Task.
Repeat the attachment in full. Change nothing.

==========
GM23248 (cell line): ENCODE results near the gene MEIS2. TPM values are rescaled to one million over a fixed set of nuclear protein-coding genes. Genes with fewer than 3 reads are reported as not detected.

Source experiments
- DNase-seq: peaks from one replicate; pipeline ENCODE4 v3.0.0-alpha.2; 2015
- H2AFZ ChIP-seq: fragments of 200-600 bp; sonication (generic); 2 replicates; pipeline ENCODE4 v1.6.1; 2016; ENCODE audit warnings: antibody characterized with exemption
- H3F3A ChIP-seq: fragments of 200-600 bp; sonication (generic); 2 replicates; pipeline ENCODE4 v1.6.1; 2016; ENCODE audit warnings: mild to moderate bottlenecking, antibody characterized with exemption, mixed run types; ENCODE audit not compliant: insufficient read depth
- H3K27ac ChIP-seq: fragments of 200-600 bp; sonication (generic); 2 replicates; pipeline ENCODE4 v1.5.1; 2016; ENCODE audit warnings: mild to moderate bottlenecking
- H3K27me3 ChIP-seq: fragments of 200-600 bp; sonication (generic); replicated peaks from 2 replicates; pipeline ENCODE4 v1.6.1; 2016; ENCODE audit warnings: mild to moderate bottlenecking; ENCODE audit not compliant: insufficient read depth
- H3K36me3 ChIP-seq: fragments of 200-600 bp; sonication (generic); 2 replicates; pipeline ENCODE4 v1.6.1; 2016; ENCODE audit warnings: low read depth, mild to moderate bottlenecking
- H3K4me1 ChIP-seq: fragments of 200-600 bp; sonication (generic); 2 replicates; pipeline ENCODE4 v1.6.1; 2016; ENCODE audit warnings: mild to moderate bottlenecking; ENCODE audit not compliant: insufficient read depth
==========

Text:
GM23248 (cell line): ENCODE results near the gene MEIS2. TPM values are rescaled to one million over a fixed set of nuclear protein-coding genes. Genes with fewer than 3 reads are reported as not detected.

Source experiments
- DNase-seq: peaks from one replicate; pipeline ENCODE4 v3.0.0-alpha.2; 2015
- H2AFZ ChIP-seq: fragments of 200-600 bp; sonication (generic); 2 replicates; pipeline ENCODE4 v1.6.1; 2016; ENCODE audit warnings: antibody characterized with exemption
- H3F3A ChIP-seq: fragments of 200-600 bp; sonication (generic); 2 replicates; pipeline ENCODE4 v1.6.1; 2016; ENCODE audit warnings: mild to moderate bottlenecking, antibody characterized with exemption, mixed run types; ENCODE audit not compliant: insufficient read depth
- H3K27ac ChIP-seq: fragments of 200-600 bp; sonication (generic); 2 replicates; pipeline ENCODE4 v1.5.1; 2016; ENCODE audit warnings: mild to moderate bottlenecking
- H3K27me3 ChIP-seq: fragments of 200-600 bp; sonication (generic); replicated peaks from 2 replicates; pipeline ENCODE4 v1.6.1; 2016; ENCODE audit warnings: mild to moderate bottlenecking; ENCODE audit not compliant: insufficient read depth
- H3K36me3 ChIP-seq: fragments of 200-600 bp; sonication (generic); 2 replicates; pipeline ENCODE4 v1.6.1; 2016; ENCODE audit warnings: low read depth, mild to moderate bottlenecking
- H3K4me1 ChIP-seq: fragments of 200-600 bp; sonication (generic); 2 replicates; pipeline ENCODE4 v1.6.1; 2016; ENCODE audit warnings: mild to moderate bottlenecking; ENCODE audit not compliant: insufficient read depth